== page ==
The Department of Health has announced that eight more people have died from Covid-19 in Ireland, and 295 new cases have been diagnosed.
There have now been 54 deaths linked to Covid-19 in the country, with 2,910 confirmed cases of the virus.
Of the eight additional deaths, six were in the east of the country, one was in the south and one was in the west.
The patients included five females and three males and six of those had underlying medical conditions.
The median age of those who died is 86.
Since yesterday, 123 new cases have also been confirmed in the North.
In total, 22 people have died after contracting Covid-19 and 533 people have been diagnosed with the virus in Northern Ireland.
Chief Medical Officer Dr Tony Holohan said: "We are beginning to see encouraging signs in our efforts to flatten the curve. However, we cannot become complacent as we are still seeing new cases and more ICU admissions every day.
"Our strategy remains the implementation of public health restrictions to interrupt the spread of the virus and prevent people from arriving to ICU in first place."
Dr Holohan said that the issue of travel into Ireland and on the island of Ireland will be given further consideration when the National Public Health Emergency Team (NPHET) meets again tomorrow.
Professor Philip Nolan, Chair of the NPHET Irish Epidemiological Modelling Advisory Group (IEMAG), said it was not possible to make a prediction on the surge of the outbreak at this time.
He also said there was no room for complacency.
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Around 80% of cases of Covid-19 will be a mild to moderate illness, close to 14% have severe disease and around 6% are critical.
Generally, you need to be 15 minutes or more in the vicinity of an infected person, within 1-2 metres, to be considered at-risk or a close contact.
Tánaiste Simon Coveney has said this evening that expert advice is not suggesting there should be tighter border controls to stem the spread of the virus.
Speaking on RTÉ's Claire Byrne Live programme, he said that the advice is supply lines need to be kept open and Irish citizens need to be allowed to come home.
He said the government is doing everything it possibly can to protect people from the virus and the evidence suggests that the restrictions on social distancing and movement are having an effect, but there will be some more weeks of the current regime.
He said he hopes people will be able to look back in six months and say this has worked.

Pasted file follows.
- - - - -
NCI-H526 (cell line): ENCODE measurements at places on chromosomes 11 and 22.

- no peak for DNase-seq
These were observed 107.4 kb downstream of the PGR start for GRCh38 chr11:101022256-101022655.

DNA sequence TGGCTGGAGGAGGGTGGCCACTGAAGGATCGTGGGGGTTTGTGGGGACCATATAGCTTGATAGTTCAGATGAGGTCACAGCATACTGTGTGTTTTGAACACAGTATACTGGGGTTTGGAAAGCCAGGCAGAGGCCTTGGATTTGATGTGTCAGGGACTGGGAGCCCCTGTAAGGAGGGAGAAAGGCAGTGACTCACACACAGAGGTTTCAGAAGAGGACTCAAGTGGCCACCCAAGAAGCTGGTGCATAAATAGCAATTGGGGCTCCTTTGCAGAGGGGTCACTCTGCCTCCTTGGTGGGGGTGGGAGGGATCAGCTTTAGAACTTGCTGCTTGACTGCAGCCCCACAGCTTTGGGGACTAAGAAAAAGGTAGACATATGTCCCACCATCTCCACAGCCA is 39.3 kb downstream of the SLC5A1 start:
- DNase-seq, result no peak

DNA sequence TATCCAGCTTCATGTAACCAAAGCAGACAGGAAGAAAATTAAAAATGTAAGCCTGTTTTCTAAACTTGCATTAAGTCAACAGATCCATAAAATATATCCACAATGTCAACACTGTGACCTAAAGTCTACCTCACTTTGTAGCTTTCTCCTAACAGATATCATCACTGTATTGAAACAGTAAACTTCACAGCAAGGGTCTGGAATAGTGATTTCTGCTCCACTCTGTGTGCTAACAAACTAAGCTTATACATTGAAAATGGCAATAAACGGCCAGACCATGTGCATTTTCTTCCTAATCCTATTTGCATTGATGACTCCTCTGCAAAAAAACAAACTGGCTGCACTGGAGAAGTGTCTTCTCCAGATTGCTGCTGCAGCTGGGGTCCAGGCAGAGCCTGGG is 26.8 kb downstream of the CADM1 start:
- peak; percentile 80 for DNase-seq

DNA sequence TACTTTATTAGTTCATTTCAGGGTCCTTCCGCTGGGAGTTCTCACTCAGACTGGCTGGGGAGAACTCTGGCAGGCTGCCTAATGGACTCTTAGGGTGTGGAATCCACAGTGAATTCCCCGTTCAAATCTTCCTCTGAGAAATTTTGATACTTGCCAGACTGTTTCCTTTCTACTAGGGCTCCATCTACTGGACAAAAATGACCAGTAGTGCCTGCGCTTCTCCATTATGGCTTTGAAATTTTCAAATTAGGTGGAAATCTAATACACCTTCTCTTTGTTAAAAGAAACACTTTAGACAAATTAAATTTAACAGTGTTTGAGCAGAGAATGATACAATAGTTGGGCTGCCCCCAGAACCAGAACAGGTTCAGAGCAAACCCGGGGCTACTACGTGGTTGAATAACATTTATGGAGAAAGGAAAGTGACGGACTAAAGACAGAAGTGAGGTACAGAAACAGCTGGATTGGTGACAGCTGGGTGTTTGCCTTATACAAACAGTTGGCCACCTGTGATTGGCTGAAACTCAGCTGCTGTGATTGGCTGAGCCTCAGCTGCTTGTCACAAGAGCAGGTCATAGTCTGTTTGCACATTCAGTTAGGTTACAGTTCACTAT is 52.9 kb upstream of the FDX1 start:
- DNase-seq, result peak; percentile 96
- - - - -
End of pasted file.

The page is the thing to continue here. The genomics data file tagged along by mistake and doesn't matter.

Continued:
Earlier today, the Government announced it had reached an agreement with the private hospitals association to use its facilities for the treatment of both Covid-19 and non Covid-19 patients.
Taoiseach Leo Varadkar said private hospitals have 1,000 rooms for solo occupancy, which are ideal for those who need to be isolated.
They can provide 194 ventilators, as well as the use of nine laboratories. Mr Varadkar said there were 19 private hospitals being used in the partnership.
This includes 11,000 inpatient beds, 2,300 day beds, 47 ICU beds and 54 high dependency unit beds.
Minister for Health Simon Harris said the partnership will represent a 17% increase in capacity for the Irish health service.
It comes as new data on Covid-19 from the Health Protection Surveillance Centre (HPSC) shows that there are 22 clusters in nursing homes and 19 in hospitals in the Republic of Ireland.
Mr Harris met representatives of Nursing Homes Ireland at the Department of Health to discuss the crisis.
He said that the National Public Health Emergency Team will consider measures tomorrow for nursing homes during the Covid-19 outbreak.
He said this area was a key priority given the number of clusters.
- Covid-19 National Summary
- More time needed for reliable surge projection - NPHET
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Meanwhile, around 205 civil and public servants have been redeployed to the Department of Employment Affairs and Social Protection to help process an "unprecedented" flood of welfare claims due to the Covid-19 virus.
In a statement, the department confirmed that it has also hired more than 100 temporary clerical officers since 2 March.
A small number of former department employees who now work in other government departments have been reassigned back to deal with social protection work.
In a statement issued this evening, the Late Late Show presenter said: "Like so many other people in Ireland, I tested positive, but I was in the very fortunate position to have a very unintrusive experience, which I now have come to the end of."